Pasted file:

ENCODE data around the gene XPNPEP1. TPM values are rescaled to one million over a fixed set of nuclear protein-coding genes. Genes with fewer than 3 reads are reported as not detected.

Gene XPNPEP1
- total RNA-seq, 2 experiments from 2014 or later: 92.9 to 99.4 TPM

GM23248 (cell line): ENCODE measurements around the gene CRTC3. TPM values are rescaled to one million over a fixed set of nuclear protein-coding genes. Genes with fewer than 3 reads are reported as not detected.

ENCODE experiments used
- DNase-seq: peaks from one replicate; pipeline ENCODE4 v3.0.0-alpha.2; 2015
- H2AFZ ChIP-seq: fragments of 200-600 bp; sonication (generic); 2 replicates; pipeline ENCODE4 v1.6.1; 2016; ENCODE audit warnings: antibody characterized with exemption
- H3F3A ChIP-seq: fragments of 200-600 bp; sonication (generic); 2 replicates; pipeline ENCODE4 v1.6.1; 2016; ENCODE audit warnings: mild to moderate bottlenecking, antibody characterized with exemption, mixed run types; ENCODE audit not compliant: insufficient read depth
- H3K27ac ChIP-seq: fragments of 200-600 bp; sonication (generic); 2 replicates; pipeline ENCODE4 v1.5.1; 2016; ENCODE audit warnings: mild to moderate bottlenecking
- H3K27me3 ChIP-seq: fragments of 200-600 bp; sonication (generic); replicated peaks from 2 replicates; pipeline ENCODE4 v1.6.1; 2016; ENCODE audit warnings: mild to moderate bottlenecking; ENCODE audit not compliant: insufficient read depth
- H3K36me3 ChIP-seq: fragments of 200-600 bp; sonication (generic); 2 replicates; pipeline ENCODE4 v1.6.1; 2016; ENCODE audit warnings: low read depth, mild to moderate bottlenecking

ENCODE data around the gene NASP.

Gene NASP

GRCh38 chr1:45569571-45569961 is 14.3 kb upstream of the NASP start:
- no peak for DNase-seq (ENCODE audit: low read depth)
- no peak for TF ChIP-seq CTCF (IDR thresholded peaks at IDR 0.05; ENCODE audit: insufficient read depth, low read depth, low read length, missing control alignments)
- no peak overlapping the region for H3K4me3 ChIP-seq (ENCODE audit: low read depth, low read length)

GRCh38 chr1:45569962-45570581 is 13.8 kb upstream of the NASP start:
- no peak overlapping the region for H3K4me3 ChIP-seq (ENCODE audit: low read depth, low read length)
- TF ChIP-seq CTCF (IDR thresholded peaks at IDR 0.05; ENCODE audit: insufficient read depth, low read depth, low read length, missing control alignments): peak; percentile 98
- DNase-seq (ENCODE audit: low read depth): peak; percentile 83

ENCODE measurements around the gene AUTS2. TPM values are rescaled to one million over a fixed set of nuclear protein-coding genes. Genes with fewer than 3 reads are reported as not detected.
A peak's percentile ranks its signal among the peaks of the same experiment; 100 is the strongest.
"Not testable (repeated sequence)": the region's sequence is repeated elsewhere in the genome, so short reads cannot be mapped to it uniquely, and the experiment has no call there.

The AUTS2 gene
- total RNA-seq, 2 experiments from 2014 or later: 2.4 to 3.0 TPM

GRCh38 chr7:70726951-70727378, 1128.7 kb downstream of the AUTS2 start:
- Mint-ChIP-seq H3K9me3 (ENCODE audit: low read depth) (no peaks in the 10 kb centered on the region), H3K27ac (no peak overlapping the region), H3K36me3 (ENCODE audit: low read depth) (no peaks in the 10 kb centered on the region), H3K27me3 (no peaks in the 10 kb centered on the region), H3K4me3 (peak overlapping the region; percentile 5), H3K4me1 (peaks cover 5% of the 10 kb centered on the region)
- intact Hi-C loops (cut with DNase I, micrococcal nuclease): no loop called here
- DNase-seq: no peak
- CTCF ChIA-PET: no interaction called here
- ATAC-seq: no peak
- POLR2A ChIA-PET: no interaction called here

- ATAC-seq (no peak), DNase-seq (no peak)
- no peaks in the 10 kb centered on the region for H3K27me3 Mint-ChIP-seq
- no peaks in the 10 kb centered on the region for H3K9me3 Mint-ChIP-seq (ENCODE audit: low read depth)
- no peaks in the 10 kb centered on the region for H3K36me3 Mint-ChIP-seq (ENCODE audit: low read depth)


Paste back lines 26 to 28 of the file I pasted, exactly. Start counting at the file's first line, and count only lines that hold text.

- total RNA-seq, 2 experiments from 2014 or later: 2.4 to 3.0 TPM

GRCh38 chr7:70726951-70727378, 1128.7 kb downstream of the AUTS2 start:
- Mint-ChIP-seq H3K9me3 (ENCODE audit: low read depth) (no peaks in the 10 kb centered on the region), H3K27ac (no peak overlapping the region), H3K36me3 (ENCODE audit: low read depth) (no peaks in the 10 kb centered on the region), H3K27me3 (no peaks in the 10 kb centered on the region), H3K4me3 (peak overlapping the region; percentile 5), H3K4me1 (peaks cover 5% of the 10 kb centered on the region)